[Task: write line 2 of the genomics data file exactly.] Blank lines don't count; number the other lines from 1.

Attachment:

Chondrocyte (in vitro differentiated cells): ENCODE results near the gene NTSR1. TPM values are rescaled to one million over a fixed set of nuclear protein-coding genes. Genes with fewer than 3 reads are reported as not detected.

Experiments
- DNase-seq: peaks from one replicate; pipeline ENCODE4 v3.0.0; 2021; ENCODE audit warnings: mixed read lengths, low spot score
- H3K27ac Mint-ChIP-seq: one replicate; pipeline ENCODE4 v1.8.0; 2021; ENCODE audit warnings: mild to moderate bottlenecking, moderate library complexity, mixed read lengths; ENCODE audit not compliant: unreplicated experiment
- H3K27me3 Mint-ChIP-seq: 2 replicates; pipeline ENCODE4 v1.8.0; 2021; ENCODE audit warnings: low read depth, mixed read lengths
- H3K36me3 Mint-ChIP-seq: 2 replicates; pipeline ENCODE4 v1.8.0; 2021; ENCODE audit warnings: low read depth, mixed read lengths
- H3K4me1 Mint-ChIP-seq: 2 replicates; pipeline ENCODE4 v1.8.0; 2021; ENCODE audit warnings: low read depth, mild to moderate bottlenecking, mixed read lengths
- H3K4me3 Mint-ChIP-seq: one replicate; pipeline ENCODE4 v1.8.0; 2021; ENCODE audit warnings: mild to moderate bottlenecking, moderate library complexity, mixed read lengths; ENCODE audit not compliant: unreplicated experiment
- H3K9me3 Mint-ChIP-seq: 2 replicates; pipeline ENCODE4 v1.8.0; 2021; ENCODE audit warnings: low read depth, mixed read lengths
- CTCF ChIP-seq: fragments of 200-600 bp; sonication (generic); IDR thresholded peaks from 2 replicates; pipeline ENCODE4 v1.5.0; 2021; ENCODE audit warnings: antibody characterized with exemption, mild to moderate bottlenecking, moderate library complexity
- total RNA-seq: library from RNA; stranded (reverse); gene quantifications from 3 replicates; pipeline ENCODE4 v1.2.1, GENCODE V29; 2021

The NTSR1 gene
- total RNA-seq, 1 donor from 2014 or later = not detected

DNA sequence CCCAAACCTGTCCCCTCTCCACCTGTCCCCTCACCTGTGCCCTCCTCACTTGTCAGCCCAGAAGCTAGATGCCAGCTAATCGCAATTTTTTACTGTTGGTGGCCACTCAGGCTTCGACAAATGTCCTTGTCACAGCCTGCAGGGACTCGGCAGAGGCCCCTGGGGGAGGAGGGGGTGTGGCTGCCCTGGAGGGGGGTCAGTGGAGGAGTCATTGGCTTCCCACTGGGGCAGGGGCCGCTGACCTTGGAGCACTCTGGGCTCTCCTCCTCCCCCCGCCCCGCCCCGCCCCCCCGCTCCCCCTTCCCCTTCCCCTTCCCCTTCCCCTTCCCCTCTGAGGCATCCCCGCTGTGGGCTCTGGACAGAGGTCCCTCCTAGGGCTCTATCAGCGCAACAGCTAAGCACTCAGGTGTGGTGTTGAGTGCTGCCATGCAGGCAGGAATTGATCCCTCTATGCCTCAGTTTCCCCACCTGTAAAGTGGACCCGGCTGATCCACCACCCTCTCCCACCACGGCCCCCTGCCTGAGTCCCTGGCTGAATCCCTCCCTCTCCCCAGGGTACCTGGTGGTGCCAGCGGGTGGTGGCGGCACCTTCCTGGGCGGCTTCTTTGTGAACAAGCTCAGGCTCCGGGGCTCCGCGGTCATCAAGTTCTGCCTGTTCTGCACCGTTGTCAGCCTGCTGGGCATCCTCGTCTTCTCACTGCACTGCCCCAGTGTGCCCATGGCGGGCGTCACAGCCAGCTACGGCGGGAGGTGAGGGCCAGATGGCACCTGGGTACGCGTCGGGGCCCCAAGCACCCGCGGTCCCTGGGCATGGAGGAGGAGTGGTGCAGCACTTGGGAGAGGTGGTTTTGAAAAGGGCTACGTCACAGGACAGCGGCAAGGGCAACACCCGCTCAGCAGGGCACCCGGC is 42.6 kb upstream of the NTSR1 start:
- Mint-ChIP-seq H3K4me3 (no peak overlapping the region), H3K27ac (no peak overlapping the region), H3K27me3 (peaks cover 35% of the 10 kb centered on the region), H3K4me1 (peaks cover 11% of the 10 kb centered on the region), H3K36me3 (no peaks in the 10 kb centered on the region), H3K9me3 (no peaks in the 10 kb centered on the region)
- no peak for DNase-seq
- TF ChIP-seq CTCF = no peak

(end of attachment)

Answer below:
Experiments